Often when I am with friends the conversation turns to appreciation of my Street Scene column and traffic safety in general. Last Saturday was one of those times and excessive speed was one of those topics. It heartens me to find more people who seem to be genuinely interested in taking traffic safety seriously, adults and teens alike.
I share with you that which I relay to my friends and teenagers in school; the consequences of something going wrong in a traffic crash when excessive speed is involved.
The following is tough love sometimes difficult to comprehend, however, it is the thing your State Troopers, Fire Rescue, Local Police, and EMS must, all to often, deal with. I hope reading Street Scene today gets the message across.
All traffic crashes are traumatic and upsetting to those involved, even a low speed āfender bender,ā (notice I didnāt say minor crash) will leave frazzled nerves, towing expenses, time away from work, time and expense finding a temporary replacement (rental) car, taking children for precautionary medical check-up, dealing with auto repair shops and insurance premium increase. Even, perhaps spoiled groceries. If the weather is bad, getting soaking wet and, or cold. But ultimately we can live through it.
High-speed crashes are a different animal. This type of crash injures, maims and kills. In the most severe, the internal parts of the vehicle collapse into occupants seated in the passenger envelope. The grinding collapse is so complete, metal and glass sections of the car penetrates the interior shredding the lifeless bodies while wrapping around and capturing foot, leg and hip bone. Flesh, skull fragments, teeth, brain matter, and volumes of blood all become part of the mangled and twisted vehicle.
State Troopers, Police Officers, EMS and Fire Rescue with all the modern equipment are unable to extract all of you. You are no longer a whole unit. The majority of your lifeless broken body will go to the morgue, but in the high speed crash some of you will end up in a vehicle salvage yard.
So, how do we avoid such a devastating outcome? Drive within our traffic rules. No distractions! Most certainly, do not speed!
We are familiar with the measurement of miles per hour (mph). But what does that mean exactly? Hereās a quick way to help grasp momentum of a vehicle. Allow me to introduce everyone to feet per second (FPS). It is understanding feet per second that has teen drivers and adult drivers considerably more cautious than they were yesterday.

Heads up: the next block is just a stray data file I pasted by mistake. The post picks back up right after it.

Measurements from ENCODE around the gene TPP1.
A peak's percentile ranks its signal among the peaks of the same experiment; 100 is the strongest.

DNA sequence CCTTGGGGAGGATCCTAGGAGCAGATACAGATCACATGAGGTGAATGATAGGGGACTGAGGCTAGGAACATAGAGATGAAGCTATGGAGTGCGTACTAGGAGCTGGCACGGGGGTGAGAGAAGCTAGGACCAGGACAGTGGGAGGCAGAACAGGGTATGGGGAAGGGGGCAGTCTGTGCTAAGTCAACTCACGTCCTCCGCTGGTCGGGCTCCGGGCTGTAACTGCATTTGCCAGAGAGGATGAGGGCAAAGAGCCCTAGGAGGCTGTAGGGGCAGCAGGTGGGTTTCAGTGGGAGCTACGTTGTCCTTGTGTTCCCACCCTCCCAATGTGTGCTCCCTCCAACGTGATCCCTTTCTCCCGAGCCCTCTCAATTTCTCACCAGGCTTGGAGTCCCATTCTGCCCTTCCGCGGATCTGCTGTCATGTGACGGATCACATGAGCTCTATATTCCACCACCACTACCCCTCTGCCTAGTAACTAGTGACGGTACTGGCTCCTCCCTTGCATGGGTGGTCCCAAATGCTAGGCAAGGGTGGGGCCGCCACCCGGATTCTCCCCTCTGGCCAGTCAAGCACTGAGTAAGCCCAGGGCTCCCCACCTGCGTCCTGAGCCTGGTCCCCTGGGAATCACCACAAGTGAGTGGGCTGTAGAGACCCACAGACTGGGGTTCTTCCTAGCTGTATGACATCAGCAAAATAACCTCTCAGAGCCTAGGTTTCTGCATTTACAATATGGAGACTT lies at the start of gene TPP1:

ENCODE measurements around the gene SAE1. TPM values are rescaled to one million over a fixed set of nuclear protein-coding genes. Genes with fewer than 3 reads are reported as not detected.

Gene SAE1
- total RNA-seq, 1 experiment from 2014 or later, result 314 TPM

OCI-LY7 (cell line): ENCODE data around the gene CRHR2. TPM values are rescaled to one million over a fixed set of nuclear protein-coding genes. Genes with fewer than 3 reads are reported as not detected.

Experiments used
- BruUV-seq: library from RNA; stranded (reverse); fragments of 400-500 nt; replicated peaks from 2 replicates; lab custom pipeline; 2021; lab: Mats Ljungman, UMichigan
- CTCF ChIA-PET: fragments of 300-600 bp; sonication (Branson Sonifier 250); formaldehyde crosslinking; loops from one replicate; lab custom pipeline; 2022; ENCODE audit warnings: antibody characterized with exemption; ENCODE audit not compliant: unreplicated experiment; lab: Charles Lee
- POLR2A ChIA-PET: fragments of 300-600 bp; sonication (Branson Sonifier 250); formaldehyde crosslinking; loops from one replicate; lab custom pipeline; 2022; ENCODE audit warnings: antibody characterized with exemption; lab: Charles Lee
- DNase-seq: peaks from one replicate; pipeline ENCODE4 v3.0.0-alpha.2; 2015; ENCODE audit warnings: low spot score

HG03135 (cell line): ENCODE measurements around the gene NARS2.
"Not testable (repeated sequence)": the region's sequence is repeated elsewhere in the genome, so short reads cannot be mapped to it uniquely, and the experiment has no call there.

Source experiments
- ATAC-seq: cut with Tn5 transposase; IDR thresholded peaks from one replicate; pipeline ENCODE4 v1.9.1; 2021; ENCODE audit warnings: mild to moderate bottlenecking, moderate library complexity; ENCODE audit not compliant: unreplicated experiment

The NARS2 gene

Hereās how: letās consider one mile per hour equals one and one half feet per second. Itās a fraction less but for quick off-the-top of your head calculation it will do just fine. Itās so important I want you to share with family and friends.
50 divided by 2 = 25
50 + 25 = 75
So when traveling 50 miles per hour you are moving along the road at 75 feet per second. On the Interstate highway traveling 70 mph you will travel the length of a football field in less than three seconds! Looking down at your cellphone can take 3 seconds. When you look back up again you have traveled 100 yards. 300 feet! If you see anything before you die, you will only see a blur. And then darkness. Your body may convulse. The human body and brain do everything possible to keep alive. But it canāt do it. The damage is too complete to overcome.
As a Trooper I arrived at the crashsite where two vehicles hit head-on. The driver and front seat passenger were as I described, mangled into the dashboard, windshield, floorboard and parts of the drive chain. The rear of the automatic transmission entered the front passengerās lower torso. The damage to these young couples bodies was total, but their bodies were convulsing trying desperately to stay alive.
It was my first such experience. I will never forget it. I donāt want it to be you!
Philip Stuart (IMPAACT.org) is a retired Florida State Trooper, traffic operations project engineer and forensics expert witness. Send questions to [email protected]
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